Monthly Archives: February 2013

Rev. 2:1-7

2/12/10 V. 1, “To the angel…” Obviously these letters were written to the people in the seven churches. So when each begins “To the angel in…” the angel refers to the people who are the messengers. The three angels later in Rev 14 are the same situation–God’s people as messengers. “The one who holds [you] in his right hand and the one who walks among [his church] says…”

V. 2, Jesus is proud of the way they are working and persevering even in difficult circumstances. He appreciates that they don’t allow evil to exist among them unopposed. He appreciates that they test those who desire to be messengers for him but when they are not abiding in Jesus they are understood to be false.

V. 3, God obviously places great value in enduring hard work for his sake.

V. 4, Still, though, in spite of the hard work and endurance they had lost their first love. First love is frantic about pleasing, enthusiastic about sharing, desperate for deepening relationship, joyful in being together. First love thinks of very little else beyond the love. Basic necessities and necessary decisions are made but all of life revolves around the relationship. That’s what first love looks like and that is what we have lost–or have never even had in some cases.

V. 5, God calls us to recall first love, remember the honeymoon when he was all to us. Repent by returning to that place and begin to act like you did then. If we don’t we will not continue to have a church. God will not allow an unlit lampstand to continue to stand silent. Such a situation of less than first love is a matter of repentance.

V. 6, As a good lover he doesn’t end on a negative note. He voices his appreciation that they hate the deeds of the Nicolaitans who claimed that deeds don’t affect the soul. They felt that one can do anything without risking salvation.

V. 7, “He who has an ear, spiritually speaking, pay attention to what the Spirit is saying here. If we will overcome this sort of condition of relaxing our love we will be rewarded eternal life with God.

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Posted by on February 14, 2013 in Uncategorized


Rev. 1:15-20

2/11/10 His feet were like glowing (fired) metal. His voice was like the voice of many waters, or his sound was like the sound of many waters–same Greek word.

V. 16, The two-edged sword is literally a “two-mouthed” sword. And his face shone like the power of the sun.

V. 17, John sees Him and immediately collapses, and Jesus, knowing John well, tenderly puts his hand on him and says, “Don’t fear. I am the First and the Last.”

V. 18, He is alive, became dead, and is alive again, and now, as a result, holds the keys to death and the grave.

V. 19, Then John is told to write what he saw, what he is seeing, and what he is about to see.

V. 20, What John saw was mysterious to Him, so Jesus tells him that the symbols of the stars are the angels of the seven churches and the lampstands are the churches.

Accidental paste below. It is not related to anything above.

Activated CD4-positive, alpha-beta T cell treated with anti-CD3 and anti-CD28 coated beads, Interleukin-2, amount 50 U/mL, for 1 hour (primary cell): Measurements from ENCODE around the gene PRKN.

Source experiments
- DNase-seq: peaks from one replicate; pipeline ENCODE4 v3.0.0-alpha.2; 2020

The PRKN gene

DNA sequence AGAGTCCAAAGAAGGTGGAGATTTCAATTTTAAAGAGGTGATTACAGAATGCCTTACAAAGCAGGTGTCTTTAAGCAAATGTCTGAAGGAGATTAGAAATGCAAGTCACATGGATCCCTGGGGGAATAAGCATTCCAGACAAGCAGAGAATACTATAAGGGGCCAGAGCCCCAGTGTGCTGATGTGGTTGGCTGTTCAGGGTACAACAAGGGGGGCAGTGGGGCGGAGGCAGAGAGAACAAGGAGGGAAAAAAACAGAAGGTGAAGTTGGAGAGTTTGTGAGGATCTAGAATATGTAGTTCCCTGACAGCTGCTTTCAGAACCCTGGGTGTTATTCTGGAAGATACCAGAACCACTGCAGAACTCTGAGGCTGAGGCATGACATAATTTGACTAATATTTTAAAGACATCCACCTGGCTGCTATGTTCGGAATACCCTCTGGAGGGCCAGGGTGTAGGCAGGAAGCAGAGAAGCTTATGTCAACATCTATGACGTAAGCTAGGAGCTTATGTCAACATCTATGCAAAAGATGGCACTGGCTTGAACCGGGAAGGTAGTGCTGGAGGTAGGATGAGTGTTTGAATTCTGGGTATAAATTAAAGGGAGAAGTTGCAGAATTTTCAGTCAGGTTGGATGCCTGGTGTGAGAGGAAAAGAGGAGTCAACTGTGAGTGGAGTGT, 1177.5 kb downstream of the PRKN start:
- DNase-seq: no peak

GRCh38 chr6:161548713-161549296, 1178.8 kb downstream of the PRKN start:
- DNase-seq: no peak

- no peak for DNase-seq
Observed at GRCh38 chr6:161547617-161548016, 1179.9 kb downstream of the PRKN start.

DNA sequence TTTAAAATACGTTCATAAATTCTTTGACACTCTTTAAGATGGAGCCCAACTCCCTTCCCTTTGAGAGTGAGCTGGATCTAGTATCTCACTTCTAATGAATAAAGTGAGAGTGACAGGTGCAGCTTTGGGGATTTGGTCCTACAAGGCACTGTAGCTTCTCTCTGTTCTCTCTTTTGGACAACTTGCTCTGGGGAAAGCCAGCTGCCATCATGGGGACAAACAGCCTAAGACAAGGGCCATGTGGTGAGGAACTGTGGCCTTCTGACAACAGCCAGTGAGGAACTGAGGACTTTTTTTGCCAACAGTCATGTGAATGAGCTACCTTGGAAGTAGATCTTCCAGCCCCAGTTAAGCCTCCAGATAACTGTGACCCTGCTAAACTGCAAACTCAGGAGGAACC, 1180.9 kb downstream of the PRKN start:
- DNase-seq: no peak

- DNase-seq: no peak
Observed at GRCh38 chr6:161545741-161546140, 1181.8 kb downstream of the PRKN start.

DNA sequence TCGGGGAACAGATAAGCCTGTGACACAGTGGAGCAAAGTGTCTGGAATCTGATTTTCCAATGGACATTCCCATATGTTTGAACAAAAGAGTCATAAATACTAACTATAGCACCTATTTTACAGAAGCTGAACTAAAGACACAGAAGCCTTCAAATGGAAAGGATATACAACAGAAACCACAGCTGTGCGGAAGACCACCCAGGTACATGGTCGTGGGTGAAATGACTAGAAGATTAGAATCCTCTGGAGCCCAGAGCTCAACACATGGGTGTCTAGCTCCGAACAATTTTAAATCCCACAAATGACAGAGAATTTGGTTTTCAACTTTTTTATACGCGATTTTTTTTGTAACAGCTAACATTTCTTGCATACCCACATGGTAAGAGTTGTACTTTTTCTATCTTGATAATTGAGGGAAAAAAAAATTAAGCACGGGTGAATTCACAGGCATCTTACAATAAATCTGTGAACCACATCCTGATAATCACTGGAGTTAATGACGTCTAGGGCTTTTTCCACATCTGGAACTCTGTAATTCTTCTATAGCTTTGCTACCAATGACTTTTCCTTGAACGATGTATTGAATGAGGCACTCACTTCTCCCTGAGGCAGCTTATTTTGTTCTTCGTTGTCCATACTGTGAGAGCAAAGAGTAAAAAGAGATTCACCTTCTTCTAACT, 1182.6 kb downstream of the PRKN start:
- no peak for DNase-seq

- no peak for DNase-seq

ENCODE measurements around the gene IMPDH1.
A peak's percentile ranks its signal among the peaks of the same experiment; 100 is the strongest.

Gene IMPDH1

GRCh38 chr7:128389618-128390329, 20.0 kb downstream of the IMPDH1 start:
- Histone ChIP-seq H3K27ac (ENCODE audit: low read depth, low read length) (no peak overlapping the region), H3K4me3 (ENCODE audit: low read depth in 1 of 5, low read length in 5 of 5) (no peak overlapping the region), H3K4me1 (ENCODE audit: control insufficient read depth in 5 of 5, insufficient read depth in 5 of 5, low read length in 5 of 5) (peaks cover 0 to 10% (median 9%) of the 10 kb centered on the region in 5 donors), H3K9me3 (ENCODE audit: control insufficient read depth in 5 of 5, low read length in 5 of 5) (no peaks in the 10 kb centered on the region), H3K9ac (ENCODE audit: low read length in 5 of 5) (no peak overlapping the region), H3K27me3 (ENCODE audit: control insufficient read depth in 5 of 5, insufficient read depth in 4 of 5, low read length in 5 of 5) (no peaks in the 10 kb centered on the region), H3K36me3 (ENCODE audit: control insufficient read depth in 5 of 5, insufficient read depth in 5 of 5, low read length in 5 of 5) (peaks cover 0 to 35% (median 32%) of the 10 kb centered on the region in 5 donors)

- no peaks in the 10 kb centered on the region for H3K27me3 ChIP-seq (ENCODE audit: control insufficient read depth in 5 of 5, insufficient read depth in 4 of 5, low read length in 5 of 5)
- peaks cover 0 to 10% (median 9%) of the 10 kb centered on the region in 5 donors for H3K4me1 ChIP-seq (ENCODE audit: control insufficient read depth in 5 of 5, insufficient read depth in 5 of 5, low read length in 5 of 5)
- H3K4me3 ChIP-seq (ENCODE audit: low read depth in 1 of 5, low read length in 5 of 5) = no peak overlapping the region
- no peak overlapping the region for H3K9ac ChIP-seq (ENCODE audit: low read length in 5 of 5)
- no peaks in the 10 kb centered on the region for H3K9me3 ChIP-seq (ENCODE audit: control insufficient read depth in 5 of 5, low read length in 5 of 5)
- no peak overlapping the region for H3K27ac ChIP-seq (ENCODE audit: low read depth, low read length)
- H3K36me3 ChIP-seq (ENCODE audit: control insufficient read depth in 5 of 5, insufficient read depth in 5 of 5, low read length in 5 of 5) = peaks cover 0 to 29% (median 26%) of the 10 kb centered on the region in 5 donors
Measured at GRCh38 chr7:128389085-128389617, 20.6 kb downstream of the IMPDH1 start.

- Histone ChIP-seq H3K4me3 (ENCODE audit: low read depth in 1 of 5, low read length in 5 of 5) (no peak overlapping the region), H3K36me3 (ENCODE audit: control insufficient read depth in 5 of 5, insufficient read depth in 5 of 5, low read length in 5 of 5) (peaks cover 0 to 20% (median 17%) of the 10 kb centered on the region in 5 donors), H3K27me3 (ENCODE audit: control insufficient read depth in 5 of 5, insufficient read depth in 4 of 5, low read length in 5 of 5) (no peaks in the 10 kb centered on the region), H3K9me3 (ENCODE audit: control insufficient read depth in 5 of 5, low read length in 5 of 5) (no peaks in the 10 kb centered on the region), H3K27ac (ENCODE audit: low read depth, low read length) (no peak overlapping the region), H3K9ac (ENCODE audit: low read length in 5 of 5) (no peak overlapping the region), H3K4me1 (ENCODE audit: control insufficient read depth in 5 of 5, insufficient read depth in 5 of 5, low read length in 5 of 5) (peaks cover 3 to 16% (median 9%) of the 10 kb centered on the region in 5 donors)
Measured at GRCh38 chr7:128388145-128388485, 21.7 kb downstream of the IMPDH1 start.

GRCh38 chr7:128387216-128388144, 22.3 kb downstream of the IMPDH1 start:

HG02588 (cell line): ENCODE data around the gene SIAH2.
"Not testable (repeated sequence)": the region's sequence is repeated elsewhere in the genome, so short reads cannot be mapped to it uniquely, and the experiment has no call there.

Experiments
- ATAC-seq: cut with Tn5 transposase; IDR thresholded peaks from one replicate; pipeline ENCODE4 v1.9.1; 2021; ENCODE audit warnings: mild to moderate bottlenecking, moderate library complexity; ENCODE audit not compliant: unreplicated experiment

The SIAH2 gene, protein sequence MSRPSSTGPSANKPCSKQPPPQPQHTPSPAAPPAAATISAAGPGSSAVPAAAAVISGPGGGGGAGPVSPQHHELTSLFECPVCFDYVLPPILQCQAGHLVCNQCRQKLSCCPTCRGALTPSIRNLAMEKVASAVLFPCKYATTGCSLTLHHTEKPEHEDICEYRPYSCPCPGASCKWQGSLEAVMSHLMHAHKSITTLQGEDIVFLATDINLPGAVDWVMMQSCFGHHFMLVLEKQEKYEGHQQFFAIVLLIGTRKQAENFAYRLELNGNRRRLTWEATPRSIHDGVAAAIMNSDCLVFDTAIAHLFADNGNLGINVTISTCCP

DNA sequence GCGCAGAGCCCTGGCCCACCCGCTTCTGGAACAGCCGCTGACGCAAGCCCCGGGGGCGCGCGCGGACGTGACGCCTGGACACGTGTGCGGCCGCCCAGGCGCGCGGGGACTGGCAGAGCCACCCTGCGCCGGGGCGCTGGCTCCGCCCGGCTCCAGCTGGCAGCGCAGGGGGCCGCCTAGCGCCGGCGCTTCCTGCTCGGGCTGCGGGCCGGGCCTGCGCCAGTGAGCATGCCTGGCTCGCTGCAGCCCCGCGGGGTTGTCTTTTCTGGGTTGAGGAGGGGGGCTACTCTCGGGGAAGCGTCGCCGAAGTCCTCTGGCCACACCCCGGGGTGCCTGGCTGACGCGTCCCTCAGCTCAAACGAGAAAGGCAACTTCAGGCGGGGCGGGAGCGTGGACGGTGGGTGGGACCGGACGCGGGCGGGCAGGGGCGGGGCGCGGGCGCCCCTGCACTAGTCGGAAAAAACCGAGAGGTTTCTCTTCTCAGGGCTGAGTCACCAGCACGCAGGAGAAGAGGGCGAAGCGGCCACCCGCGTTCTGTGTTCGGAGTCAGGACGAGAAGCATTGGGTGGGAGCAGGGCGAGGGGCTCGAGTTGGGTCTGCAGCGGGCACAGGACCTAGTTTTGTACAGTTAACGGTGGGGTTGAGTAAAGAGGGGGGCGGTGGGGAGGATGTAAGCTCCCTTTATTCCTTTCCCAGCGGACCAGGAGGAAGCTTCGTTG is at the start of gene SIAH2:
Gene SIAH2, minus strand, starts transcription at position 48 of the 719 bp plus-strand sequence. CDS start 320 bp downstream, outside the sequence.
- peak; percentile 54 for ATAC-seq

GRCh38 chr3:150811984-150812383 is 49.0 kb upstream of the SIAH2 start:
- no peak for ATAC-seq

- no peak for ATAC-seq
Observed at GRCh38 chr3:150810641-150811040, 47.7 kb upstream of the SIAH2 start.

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Posted by on February 3, 2013 in Uncategorized


Rev. 1:9-14

1/10/10 V. 9, John is writing. He was on Patmos because of the word of God (being faithful to it) and the testimony of Jesus (he had the gift of prophecy and shared it in a way that was a witness of Jesus).

V. 10, The Spirit of God came upon John in a way he recognized on the Lord’s day, which I believe was Sabbath. From behind him he heard a voice, loud like a trumpet saying,

V. 11, “Write in a book what you see and send it to the seven churches…” and then names which ones, since there were actually more than seven.

This was to be one long vision because he was to write it in a book. And he’s not making it up, he’s describing in his own words what he sees. And it’s all for the purpose of the seven churches reading it.

V. 12, Then John turns to see who is speaking, so he must have been audibly hearing. When he looked he saw seven olden lampstands, representing seven churches.

V. 13, Among the lampstands stood Jesus in human form, dressed in a robe to his feet, a golden sash across his chest.

V. 14, His hair was white and eyes like fire.

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Posted by on February 3, 2013 in Uncategorized


Rev. 1:1-9

2/9/10 John, concerned for the churches, receives a revelation of Jesus, which he is told to send to the churches, so that they can hear and understand the things soon to take place. Rev 22:10 says that the words are not sealed up and 22:7 gives the blessing again for those who “heed” (keep, guard, obey, observe) the words of the book. So obviously the hearers in the seven churches understood the future to some degree from hearing Revelation.

In v. 2 John “testifies” to the word of God and the “testimony” of Jesus Christ, which is the spirit of prophecy. In other words he was Holy Spirit inspired in what he wrote.

This is all happening because the time of the Second Coming is near.

So John begins his letter as usual wishing grace and peace for God’s people, from the Trinity–God the Father (who was, is, and is to come), the Holy Spirit (seven spirits), and Jesus Christ.

John dedicates this and acknowledges and glorifies Jesus the one who loves us and released us from sin by his blood in order to make us a kingdom of priests, or as Peter put is in 1 Pet 2:9 a “royal priesthood” to his God and Father.

The cross figures into all of this very prominently, as does the Second Coming. All of Revelation hangs on these two poles. The Father announces, “I am the Alpha and the Omega. I am the one who is and who was and who is to come.

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Posted by on February 3, 2013 in Uncategorized